|USCGC Matagorda (WAVP-373)|
USCGC Matagorda (WHEC-373, ex-WAVP-373) on 21 November 1966
|Career (United States)|
|Namesake:||Matagorda Bay, in Texas (previous name retained)|
|Builder:||Boston Navy Yard, Boston, Massachusetts|
|Laid down:||6 September 1940|
|Launched:||18 March 1941|
|Acquired:||Loaned by United States Navy to U.S. Coast Guard 7 March 1949|
|Commissioned:||8 June 1949|
|Decommissioned:||15 October 1967|
|Reclassified:||High endurance cutter, WHEC-373, 1 May 1966|
|Struck:||From Naval Vessel Register 1 July 1968|
Returned to U.S. Navy 30 October 1968|
Sunk as target early 1969
|Notes:||Served as United States Navy seaplane tender USS Matagorda (AVP-22) 1941-1946|
|Class & type:||Casco-class cutter|
|Displacement:||2,515.2 tons (full load) in 1965|
|Length:||311 ft 7 in (94.97 m) overall; 300 ft 0 in (91.44 m) between perpendiculars|
|Beam:||41 ft 0 in (12.50 m) maximum|
|Draft:||12 ft 5 in (3.78 m) maximum in 1967|
|Installed power:||6,000 bhp (4,500 kW) in 1967|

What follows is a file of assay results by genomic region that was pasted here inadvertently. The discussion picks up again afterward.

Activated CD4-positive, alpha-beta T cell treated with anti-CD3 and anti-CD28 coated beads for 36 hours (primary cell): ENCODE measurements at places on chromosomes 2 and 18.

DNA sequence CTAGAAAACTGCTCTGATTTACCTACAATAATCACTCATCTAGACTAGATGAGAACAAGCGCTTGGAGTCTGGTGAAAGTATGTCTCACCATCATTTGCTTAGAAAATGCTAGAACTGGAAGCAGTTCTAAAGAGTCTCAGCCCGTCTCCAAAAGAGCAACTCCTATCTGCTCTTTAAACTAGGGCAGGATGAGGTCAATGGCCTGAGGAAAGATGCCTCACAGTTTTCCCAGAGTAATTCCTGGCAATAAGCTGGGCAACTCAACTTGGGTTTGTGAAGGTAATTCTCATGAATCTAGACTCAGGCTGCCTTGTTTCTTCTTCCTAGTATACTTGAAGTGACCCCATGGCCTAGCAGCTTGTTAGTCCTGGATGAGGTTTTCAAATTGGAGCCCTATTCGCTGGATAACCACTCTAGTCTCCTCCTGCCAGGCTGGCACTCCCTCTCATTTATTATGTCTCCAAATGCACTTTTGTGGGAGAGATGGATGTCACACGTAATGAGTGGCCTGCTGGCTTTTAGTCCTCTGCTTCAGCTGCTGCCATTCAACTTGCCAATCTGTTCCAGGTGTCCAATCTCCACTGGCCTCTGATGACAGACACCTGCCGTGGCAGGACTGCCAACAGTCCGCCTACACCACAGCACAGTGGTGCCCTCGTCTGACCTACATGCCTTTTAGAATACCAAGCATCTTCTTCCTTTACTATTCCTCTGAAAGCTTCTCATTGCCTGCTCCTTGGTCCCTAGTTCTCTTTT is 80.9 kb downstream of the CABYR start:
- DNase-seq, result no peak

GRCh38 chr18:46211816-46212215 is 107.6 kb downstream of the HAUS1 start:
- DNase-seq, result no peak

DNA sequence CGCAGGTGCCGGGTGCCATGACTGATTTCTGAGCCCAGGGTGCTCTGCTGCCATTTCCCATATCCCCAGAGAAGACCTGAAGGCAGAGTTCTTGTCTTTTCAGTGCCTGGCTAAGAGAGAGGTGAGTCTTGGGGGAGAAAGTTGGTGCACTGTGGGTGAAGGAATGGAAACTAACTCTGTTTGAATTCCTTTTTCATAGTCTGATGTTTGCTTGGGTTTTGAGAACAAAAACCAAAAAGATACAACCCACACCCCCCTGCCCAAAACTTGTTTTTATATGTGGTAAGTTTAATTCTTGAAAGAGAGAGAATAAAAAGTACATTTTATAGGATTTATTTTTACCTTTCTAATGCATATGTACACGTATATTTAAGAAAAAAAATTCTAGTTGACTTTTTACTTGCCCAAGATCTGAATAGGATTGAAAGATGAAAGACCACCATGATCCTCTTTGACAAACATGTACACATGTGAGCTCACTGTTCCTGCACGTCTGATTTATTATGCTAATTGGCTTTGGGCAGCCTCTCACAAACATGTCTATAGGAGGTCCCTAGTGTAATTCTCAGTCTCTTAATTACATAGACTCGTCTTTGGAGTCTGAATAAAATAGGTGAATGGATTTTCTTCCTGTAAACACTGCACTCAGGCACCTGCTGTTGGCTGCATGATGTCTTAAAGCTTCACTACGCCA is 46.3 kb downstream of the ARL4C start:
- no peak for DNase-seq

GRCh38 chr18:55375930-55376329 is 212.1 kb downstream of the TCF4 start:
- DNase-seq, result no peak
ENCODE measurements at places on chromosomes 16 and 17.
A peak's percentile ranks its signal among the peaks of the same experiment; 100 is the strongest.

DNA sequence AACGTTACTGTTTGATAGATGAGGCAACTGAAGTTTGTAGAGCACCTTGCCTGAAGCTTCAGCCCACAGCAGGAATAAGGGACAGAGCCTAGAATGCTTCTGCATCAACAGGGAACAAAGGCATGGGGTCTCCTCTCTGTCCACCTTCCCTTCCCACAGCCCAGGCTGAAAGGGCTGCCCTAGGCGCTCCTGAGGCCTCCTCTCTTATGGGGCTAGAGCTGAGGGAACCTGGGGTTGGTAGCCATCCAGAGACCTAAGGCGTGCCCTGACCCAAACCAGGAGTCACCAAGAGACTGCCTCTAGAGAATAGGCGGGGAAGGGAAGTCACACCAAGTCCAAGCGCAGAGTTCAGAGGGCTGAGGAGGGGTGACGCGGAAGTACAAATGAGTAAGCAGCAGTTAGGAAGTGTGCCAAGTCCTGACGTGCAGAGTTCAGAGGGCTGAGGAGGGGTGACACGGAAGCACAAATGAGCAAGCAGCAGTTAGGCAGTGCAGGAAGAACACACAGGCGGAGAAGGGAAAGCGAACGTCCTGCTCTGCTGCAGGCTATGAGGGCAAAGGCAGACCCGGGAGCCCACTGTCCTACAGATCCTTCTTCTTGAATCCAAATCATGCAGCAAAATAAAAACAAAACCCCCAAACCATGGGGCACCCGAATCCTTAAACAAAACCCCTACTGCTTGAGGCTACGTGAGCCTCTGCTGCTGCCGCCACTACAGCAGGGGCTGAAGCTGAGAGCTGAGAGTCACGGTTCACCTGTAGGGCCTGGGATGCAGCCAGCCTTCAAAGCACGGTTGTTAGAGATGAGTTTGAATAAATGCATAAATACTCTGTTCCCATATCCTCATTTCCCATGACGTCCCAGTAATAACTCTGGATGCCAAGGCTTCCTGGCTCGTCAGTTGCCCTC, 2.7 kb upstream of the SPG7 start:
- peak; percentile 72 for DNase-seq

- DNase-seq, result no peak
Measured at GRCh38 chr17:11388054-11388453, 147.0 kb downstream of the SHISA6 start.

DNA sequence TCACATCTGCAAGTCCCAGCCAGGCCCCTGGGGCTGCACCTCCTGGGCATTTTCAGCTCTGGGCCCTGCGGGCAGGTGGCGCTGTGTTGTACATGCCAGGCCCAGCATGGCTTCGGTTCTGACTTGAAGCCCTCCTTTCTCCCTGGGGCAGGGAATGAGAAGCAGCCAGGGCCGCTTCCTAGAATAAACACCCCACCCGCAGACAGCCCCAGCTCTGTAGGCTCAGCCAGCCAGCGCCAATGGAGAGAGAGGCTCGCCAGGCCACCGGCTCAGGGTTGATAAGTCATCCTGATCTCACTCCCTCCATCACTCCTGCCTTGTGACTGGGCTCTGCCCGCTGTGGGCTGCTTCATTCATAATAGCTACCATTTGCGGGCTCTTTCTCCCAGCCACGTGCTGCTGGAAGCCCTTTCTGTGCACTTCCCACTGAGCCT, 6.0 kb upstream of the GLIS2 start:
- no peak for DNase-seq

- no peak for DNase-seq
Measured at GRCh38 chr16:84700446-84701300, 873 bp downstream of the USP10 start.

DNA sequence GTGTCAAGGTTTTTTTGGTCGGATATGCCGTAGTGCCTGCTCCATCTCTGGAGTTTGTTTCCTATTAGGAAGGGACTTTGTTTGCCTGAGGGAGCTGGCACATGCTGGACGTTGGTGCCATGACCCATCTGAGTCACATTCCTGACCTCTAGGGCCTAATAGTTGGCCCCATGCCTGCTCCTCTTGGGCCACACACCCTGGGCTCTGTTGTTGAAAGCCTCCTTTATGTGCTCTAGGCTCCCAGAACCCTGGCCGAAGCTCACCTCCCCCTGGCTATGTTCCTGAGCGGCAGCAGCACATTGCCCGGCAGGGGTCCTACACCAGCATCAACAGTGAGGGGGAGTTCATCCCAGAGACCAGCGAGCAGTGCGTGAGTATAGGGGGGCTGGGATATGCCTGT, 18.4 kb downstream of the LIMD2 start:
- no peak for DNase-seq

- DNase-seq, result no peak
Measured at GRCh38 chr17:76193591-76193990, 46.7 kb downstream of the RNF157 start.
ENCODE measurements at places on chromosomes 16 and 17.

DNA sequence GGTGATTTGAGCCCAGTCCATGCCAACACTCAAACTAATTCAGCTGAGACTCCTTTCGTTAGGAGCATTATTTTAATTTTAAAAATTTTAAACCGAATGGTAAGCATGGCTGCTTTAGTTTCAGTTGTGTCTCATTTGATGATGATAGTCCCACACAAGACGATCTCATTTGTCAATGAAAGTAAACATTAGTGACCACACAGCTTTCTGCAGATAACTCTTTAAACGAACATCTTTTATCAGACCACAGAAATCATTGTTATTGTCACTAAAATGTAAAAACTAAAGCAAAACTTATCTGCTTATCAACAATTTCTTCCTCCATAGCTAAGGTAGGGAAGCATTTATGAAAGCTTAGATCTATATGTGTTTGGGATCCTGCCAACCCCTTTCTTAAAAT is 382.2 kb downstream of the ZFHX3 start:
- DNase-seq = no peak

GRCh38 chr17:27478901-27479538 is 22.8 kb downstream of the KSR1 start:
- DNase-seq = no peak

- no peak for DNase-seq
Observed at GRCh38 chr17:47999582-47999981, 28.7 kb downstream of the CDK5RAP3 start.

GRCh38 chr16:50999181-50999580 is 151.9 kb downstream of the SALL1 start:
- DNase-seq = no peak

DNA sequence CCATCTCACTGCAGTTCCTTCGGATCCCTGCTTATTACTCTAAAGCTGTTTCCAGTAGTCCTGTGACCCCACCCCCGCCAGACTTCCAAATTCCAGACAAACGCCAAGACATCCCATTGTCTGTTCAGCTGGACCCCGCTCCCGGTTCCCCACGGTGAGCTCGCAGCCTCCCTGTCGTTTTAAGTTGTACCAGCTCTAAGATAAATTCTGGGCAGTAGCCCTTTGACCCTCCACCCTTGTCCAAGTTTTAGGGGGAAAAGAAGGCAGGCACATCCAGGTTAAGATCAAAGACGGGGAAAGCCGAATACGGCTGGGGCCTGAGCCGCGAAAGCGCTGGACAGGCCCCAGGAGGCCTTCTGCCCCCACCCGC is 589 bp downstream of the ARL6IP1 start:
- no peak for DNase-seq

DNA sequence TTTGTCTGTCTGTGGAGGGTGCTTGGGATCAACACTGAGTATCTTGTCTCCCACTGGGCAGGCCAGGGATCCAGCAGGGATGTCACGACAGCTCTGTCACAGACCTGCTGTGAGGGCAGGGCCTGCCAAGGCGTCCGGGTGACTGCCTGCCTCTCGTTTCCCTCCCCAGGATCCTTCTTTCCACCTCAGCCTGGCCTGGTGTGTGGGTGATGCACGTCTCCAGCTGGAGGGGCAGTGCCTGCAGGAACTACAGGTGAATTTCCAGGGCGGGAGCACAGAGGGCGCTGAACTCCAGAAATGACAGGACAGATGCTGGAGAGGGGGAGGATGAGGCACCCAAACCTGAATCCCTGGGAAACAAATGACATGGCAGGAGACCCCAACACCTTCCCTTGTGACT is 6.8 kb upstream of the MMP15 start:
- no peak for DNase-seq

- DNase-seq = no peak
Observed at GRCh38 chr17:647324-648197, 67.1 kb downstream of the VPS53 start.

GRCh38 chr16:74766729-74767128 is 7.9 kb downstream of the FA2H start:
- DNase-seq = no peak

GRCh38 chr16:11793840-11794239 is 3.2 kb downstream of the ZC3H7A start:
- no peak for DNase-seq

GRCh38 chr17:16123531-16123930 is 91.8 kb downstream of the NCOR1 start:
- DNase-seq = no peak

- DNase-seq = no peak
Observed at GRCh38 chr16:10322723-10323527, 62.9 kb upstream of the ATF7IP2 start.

|Propulsion:||Fairbanks-Morse direct reversing diesel engines, two shafts; 166,430 US gallons (630,000 L) of fuel|
17.1 knots (31.7 km/h) (maximum sustained in 1967)|
13.0 knots (24.1 km/h) (economic) in 1967
9,725 nautical miles (18,011 km) at 17.1 knots (31.7 km/h) in 1967|
16,600 nautical miles (30,700 km) at 13.0 knots (24.1 km/h) in 1967
|Complement:||149 (10 officers, 3 warrant officers, 136 enlisted personnel) in 1967|
|Sensors and |
Radars in 1967: SPS-23, SPS-29A|
Sonar in 1967: SQS-1
one single 5-inch (127 mm) 38-caliber Mark 30-75 gun, 1 x Mark 52 Mod 3 director, 1 x Mark 26 fire-control radar
4 x Mark 6 Mod 2 depth charge projectors
1 x Mark 10 Mod 1 antisubmarine projector